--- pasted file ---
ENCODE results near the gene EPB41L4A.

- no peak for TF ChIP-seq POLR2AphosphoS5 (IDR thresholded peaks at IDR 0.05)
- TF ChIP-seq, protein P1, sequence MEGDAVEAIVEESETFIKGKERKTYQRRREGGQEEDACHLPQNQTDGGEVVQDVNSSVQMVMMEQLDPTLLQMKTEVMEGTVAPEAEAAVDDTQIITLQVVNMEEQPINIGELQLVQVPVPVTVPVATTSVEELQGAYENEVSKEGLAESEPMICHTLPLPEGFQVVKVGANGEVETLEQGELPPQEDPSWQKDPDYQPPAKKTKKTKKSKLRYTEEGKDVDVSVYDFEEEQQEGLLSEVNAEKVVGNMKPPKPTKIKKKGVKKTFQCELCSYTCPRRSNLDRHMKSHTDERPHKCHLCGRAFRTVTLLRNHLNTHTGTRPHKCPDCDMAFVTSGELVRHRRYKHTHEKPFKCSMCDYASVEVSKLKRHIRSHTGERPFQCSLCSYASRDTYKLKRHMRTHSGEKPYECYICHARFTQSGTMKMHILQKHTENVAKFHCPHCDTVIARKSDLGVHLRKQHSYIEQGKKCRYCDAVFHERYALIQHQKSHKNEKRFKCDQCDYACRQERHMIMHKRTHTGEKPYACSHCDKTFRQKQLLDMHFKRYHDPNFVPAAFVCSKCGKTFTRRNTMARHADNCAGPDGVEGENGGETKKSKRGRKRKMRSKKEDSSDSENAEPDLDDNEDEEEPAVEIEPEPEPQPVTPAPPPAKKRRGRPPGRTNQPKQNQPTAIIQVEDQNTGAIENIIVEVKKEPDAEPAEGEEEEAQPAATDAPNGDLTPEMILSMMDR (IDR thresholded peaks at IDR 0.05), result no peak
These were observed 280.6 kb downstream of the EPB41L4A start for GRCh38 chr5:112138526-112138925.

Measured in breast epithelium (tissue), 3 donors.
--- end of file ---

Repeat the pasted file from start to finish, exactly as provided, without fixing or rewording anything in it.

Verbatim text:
ENCODE results near the gene EPB41L4A.

- no peak for TF ChIP-seq POLR2AphosphoS5 (IDR thresholded peaks at IDR 0.05)
- TF ChIP-seq, protein P1, sequence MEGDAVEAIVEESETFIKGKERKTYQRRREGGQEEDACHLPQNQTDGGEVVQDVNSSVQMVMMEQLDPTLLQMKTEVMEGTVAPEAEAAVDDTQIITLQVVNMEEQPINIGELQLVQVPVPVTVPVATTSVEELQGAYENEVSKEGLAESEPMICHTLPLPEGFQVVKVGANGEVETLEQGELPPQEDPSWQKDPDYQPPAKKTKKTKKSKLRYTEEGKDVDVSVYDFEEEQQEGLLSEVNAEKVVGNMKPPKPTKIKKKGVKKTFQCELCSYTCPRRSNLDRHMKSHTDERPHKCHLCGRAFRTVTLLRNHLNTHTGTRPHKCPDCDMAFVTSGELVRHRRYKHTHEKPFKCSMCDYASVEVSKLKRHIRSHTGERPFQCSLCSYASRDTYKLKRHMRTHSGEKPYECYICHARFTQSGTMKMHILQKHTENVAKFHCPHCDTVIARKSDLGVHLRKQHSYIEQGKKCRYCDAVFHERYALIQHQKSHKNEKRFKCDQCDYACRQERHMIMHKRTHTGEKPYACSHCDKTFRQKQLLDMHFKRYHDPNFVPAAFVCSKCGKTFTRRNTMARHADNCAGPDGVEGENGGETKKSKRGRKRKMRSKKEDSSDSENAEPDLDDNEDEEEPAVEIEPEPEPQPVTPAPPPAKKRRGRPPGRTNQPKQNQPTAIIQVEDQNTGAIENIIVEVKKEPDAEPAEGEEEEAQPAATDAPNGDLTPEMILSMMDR (IDR thresholded peaks at IDR 0.05), result no peak
These were observed 280.6 kb downstream of the EPB41L4A start for GRCh38 chr5:112138526-112138925.

Measured in breast epithelium (tissue), 3 donors.